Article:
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dc.contributor.authorBrooks, Evan B,
dc.contributor.authorWynne, Randolph H.
dc.contributor.authorThomas, Valerie A.
dc.contributor.authorBlinn, Christine E.
dc.contributor.authorCoulston, John
dc.date.accessioned2014-09-29T14:40:45Z
dc.date.available2014-09-29T14:40:45Z
dc.date.issued2014-06
dc.identifier.citationBrooks, E. B., Wynne, R. H., Thomas, V. A., Blinn, C. E., and Coulston, J. W. (2014) “On-the-fly massively multitemporal change detection using statistical quality control charts and Landsat data.” IEEE Transactions on Geosciences and Remote Sensing, 52(6), 3316-3332.en_US
dc.identifier.issn0196-2892
dc.identifier.urihttp://hdl.handle.net/10919/50544
dc.description.abstractOne challenge to implementing spectral change detection algorithms using multitemporal Landsat data is that key dates and periods are often missing from the record due to weather disturbances and lapses in continuous coverage. This paper presents a method that utilizes residuals from harmonic regression over years of Landsat data, in conjunction with statistical quality control charts, to signal subtle disturbances in vegetative cover. These charts are able to detect changes from both deforestation and subtler forest degradation and thinning. First, harmonic regression residuals are computed after fitting models to interannual training data. These residual time series are then subjected to Shewhart X-bar control charts and exponentially weighted moving average charts. The Shewhart X-bar charts are also utilized in the algorithm to generate a data-driven cloud filter, effectively removing clouds and cloud shadows on a location-specific basis. Disturbed pixels are indicated when the charts signal a deviation from data-driven control limits. The methods are applied to a collection of loblolly pine (Pinus taeda) stands in Alabama, USA. The results are compared with stands for which known thinning has occurred at known times. The method yielded an overall accuracy of 85%, with the particular result that it provided afforestation/deforestation maps on a per-image basis, producing new maps with each successive incorporated image. These maps matched very well with observed changes in aerial photography over the test period. Accordingly, the method is highly recommended for on-the-fly change detection, for changes in both land use and land management within a given land use.en_US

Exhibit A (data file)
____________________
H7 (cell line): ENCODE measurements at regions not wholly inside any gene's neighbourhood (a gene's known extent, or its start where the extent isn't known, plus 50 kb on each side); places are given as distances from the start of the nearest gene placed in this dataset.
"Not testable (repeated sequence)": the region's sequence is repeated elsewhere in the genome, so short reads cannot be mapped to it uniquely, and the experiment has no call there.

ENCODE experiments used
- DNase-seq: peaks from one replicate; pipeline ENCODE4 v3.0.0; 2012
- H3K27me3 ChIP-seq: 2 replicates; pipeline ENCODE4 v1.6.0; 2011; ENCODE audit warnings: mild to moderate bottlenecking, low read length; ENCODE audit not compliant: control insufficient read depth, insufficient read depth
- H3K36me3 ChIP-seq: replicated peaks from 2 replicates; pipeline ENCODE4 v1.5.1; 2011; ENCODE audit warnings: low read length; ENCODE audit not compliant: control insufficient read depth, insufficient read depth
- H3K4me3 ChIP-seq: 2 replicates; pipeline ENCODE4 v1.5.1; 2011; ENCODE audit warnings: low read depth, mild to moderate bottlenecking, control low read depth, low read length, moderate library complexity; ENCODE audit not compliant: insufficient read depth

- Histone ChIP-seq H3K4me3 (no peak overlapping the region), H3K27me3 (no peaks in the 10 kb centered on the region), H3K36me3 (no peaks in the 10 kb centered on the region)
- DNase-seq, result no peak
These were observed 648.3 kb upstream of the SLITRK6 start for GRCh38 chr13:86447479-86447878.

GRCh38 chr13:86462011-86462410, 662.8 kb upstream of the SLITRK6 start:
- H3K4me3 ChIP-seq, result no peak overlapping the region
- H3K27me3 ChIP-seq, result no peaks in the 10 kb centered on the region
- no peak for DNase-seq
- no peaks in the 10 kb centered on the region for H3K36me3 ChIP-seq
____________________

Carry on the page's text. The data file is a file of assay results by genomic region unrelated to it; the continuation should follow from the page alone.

dc.description.sponsorshipThis work was supported in part by the U.S. Department of Agriculture Forest Service Cooperative Agreement with Virginia Polytechnic Institute and State University (Virginia Tech) under Grant 10-CA-11330145-158, by the Landsat Science Team under U.S. Geological Survey Contract G12PC00073, by the Pine Integrated Network: Education, Mitigation, and Adaptation Project (PINEMAP, Coordinated Agricultural Project funded in 2011 by the USDA National Institute of Food and Agriculture), by theMcIntire-Stennis Cooperative Forestry Research Program through the USDA CSREES under Project VA-136614, and by the Department of Forest Resources and Environmental Conservation at Virginia Tech.en_US
dc.language.isoen_USen_US
dc.publisherInstitute of Electrical and Electronics Engineers (IEEE)en_US
dc.relation.isreferencedbyhttp://hdl.handle.net/10919/50543
dc.rights© 2014 IEEE. Personal use of this material is permitted. Permission from IEEE must be obtained for all other uses, in any current or future media, including reprinting/republishing this material for advertising or promotional purposes, creating new collective works, for resale or redistribution to servers or lists, or reuse of any copyrighted component of this work in other works.
dc.subjectStatistical process control
dc.subjectThinning
dc.subjectTrajectory
dc.subjectDegradationen_US
dc.subjectstatistical process controlen_US
dc.subjectthinningen_US
dc.subjecttrajectoryen_US
dc.titleOn-the-Fly Massively Multitemporal Change Detection Using Statistical Quality Control Charts and Landsat Dataen_US
dc.typeArticle - Refereeden_US
dc.title.serialIEEE Transactions on Geoscience and Remote Sensing
dc.identifier.doihttps://doi.org/10.1109/TGRS.2013.2272545


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